Host and attend more social events, and more trips out to the city etc. for the benefit of your partner. Have a concrete plan for the people who may lose their jobs due to changes in technology. Invest more in the teams that catch the low hanging fruit of spam, death/rape threats and political likes-boosting bot networks.

Make these an integral part of your plan; not because you want to change some perception or get good PR; but because without identifying non-fungible costs in your original decision, you end up leaving a lot of potential benefit on the table. And many of the people criticising your "net-benefit" decision making, will have good rational reasons to do so.

EDIT: Some more formalization in response to variations of "there is some flaw in the original decision making".

The Non-Fungible Cost approach isn't changing what you decided. Nor is it claiming these decisions are not possible. It only clarifies WHAT you actually decided. To demonstrate:

CityValue:80
SuburbValue:100
Since SuburbValue > CityValue, choose Suburb.

Till here everything is fine. Now, the traditional approach:

NetBenefit=100−80=20
So, there is a 20 point increase in satisfaction

Compare this to recognizing that the costs are not fungible with the benefits: 

SuburbOutcome={100,−80}
There will be more moments of satisfcation than dissatisfaction.

My claim is that the traditional approach is superficially conclusive. It hides the cost. Your satisfaction has increased by 20 points, so grumbling feels irrational. It's not providing any further signals. The non-fungible approach, simply through framing, drives you to look at that -80. To understand the moments of dissatisfaction. And most importantly - it drives you to action in order to reduce it.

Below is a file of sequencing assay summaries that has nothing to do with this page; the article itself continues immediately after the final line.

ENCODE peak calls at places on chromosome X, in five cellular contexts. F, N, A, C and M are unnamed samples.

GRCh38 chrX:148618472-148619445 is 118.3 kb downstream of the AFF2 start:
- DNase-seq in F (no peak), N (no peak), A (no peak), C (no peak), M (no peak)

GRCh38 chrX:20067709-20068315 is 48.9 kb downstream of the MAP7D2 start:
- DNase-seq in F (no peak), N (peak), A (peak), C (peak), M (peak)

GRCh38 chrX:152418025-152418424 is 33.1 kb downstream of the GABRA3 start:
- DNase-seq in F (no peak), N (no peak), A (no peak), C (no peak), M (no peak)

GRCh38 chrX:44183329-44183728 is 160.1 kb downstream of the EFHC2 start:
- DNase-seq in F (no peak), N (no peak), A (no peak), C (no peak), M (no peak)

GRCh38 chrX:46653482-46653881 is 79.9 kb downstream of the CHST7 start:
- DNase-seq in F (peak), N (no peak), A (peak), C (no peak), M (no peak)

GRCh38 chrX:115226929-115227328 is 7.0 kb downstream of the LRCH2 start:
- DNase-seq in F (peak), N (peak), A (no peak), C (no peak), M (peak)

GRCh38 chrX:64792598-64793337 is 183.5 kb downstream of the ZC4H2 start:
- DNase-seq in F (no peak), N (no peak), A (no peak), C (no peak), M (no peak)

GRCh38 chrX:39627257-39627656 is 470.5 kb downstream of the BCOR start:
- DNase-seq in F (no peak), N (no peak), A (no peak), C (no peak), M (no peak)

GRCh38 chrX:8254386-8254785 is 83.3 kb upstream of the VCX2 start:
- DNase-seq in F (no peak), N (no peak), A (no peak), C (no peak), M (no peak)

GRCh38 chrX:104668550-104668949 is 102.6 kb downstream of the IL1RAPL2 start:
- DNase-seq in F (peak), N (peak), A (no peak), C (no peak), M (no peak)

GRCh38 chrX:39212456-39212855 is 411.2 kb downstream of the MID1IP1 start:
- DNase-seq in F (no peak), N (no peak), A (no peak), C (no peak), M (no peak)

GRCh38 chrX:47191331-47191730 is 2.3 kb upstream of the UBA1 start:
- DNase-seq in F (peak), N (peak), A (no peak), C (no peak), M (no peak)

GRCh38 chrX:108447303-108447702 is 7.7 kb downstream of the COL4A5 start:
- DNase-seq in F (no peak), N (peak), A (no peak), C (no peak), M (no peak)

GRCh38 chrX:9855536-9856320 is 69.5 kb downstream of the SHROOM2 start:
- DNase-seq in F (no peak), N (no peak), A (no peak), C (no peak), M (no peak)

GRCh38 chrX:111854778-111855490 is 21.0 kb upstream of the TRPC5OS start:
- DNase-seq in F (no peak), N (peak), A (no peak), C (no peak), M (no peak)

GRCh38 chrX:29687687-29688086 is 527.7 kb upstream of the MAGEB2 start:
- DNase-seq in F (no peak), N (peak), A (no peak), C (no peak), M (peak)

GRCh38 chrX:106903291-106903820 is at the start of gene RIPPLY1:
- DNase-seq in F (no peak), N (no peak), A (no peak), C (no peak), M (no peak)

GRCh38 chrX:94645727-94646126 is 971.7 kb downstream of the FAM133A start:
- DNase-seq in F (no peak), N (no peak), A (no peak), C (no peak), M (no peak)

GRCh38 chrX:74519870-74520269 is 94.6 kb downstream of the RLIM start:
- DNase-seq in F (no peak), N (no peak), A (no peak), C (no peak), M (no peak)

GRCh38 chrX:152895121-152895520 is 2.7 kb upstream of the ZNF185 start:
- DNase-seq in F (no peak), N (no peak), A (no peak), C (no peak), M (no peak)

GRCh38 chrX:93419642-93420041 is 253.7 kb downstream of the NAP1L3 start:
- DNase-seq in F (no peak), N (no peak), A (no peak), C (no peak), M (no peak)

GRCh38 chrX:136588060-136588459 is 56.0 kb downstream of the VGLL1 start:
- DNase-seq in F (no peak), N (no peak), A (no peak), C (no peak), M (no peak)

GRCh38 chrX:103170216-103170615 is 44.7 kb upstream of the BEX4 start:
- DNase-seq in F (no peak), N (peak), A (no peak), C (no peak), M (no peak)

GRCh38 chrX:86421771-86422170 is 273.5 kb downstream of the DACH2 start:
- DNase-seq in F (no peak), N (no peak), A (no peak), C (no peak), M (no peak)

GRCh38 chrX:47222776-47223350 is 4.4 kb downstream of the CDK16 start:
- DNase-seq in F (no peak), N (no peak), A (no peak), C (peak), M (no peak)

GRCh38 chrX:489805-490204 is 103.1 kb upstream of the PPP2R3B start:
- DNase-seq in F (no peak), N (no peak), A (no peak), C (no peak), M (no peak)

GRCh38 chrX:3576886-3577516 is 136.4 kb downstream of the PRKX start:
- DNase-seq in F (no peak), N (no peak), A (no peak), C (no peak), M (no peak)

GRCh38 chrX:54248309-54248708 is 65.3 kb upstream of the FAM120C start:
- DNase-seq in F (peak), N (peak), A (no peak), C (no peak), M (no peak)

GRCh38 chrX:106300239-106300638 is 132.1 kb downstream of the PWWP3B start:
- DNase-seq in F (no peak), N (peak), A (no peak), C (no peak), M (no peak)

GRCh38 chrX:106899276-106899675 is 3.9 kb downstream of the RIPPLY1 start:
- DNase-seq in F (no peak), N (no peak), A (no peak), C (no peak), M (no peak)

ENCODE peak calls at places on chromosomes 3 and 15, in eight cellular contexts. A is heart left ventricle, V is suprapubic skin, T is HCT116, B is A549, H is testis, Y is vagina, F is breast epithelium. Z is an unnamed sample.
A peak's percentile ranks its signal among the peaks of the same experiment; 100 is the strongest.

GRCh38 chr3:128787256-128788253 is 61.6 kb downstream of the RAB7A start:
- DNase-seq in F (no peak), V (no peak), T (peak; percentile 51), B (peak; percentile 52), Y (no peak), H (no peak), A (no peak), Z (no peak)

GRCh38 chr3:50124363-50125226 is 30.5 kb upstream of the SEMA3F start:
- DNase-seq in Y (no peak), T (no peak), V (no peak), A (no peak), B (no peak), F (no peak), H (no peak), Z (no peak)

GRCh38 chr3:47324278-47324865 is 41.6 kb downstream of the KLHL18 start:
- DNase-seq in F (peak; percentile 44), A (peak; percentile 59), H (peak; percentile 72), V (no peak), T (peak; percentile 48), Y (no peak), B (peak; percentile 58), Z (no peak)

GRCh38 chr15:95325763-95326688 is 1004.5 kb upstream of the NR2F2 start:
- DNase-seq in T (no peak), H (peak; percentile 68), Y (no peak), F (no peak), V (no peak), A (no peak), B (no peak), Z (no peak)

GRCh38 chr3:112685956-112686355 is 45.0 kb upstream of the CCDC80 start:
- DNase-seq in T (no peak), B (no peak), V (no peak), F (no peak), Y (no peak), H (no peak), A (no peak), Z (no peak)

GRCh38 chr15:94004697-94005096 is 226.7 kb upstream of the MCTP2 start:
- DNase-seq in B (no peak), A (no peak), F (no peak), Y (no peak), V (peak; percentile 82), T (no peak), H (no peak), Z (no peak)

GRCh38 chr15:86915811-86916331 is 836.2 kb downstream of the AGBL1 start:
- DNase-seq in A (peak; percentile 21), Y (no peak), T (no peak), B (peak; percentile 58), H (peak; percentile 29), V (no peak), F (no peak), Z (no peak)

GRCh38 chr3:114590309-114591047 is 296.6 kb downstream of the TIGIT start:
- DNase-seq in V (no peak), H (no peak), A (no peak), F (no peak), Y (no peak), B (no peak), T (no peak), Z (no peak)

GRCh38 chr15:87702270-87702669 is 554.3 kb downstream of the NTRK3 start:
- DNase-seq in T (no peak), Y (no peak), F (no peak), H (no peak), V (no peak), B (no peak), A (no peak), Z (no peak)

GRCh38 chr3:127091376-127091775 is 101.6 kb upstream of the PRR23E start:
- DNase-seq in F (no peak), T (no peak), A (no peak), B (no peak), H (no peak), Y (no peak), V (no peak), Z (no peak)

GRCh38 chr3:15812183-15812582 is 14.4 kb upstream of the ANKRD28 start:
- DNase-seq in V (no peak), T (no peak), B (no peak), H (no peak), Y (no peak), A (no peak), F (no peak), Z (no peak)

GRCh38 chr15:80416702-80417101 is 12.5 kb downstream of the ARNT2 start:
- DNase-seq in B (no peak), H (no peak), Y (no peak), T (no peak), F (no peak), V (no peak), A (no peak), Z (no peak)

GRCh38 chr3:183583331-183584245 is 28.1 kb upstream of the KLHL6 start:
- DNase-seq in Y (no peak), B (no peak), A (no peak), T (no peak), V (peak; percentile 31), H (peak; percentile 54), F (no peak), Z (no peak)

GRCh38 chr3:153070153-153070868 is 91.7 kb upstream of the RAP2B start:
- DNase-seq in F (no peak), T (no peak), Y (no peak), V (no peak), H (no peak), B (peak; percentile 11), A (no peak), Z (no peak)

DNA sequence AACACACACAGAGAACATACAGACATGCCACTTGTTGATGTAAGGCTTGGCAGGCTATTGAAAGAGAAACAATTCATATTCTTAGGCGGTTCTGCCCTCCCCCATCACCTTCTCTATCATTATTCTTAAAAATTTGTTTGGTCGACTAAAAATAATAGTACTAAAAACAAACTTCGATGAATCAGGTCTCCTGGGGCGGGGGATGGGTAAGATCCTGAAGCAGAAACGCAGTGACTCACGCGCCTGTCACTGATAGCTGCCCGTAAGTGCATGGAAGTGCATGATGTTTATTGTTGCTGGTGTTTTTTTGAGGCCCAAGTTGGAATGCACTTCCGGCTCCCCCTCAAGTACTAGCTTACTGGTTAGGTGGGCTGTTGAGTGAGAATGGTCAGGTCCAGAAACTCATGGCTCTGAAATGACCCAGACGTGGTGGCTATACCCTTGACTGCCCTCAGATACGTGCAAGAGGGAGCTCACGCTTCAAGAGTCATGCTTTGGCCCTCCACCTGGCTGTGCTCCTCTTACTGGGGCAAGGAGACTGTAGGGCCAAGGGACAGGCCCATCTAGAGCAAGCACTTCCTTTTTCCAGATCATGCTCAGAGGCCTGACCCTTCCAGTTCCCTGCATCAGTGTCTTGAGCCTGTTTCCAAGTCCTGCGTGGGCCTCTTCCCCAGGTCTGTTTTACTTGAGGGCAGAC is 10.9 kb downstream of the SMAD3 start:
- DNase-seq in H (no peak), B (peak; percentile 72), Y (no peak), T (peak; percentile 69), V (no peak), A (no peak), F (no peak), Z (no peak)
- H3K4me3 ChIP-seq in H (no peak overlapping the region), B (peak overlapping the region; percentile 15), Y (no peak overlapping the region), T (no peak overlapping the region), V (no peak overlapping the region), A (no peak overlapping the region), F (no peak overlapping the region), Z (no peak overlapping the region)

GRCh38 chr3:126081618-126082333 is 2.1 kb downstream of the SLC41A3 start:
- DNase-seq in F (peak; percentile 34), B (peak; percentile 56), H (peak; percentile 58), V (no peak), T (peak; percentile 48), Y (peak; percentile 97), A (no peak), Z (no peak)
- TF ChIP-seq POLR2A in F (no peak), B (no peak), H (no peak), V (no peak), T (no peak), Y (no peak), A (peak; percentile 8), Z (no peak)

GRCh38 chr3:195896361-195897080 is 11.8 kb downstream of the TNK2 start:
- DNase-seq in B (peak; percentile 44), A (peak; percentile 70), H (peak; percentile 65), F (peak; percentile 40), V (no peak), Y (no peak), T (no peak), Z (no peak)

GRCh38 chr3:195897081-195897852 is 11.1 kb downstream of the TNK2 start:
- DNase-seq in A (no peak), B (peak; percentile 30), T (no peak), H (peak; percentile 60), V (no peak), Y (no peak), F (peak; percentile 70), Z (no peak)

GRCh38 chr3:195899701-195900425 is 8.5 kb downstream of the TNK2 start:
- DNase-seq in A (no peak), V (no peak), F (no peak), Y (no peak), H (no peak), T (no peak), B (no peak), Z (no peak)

---

* I understand that not all types regret and criticism has this insight lying within it. But I think there are enough cases such that it warrants some introspection.

**Implications for Effective Altruism is a large part of what got me thinking about this (Omelas Child etc.), but I purposely kept that out for now. Still piecing together some of my thoughts for how it applies there.

13

14 comments, sorted by Click to highlight new comments since: Today at 7:15 AM
New Comment

I don't really follow the logic how the thing hinges on non-fungibility. If the things were not fungible then on review the result should be "apples to oranges - don't know whether it is worth it". And outcome "yes, it was the right decision" kind of implies that the downsides were worth the upsides and the axis or "do we or don¨'t" is exactly the axis that the funge against.

I've added an EDIT in the post towards the end that I think responds to this

Fungibility is in my mind quite a narrow concept and I can't really identify the "traditional approach".

As I am trying to read whatever this "traditional approach" is would reason: product has a consumer satisfaction as low_cost+high_durablity+high_availability+high_familiarity. Some reference good is good in categories low_cost,high_durablity,high_availabilty and bad in high_familiarity but ranks better in satisfaction overall. How can a "better" product have inferiority in it? 20 points better product offcourse means 5+5+5+5 better and any product that has any negative in any category is off course going to be inferior.